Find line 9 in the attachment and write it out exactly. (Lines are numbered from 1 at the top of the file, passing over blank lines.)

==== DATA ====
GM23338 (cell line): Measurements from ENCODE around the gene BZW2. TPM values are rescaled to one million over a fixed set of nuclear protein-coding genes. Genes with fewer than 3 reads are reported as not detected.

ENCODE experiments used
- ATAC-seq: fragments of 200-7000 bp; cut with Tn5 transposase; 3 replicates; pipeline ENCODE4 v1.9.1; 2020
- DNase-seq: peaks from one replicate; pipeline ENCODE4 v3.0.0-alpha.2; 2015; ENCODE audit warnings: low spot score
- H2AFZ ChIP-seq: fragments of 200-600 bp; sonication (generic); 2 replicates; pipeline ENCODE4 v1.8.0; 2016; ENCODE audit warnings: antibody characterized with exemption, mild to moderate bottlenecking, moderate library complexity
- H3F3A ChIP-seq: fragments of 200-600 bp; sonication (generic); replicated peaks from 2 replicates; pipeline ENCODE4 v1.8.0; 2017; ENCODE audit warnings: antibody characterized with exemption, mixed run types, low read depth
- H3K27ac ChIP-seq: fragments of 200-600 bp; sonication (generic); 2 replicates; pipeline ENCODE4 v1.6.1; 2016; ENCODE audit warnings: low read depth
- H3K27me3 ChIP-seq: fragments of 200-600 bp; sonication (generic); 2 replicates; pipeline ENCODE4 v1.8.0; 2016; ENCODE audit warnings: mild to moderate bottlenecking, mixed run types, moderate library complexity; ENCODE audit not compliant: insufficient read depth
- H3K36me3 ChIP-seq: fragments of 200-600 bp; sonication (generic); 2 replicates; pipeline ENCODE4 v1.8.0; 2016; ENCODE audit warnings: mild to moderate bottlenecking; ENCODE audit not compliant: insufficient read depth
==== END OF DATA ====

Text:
- H3K36me3 ChIP-seq: fragments of 200-600 bp; sonication (generic); 2 replicates; pipeline ENCODE4 v1.8.0; 2016; ENCODE audit warnings: mild to moderate bottlenecking; ENCODE audit not compliant: insufficient read depth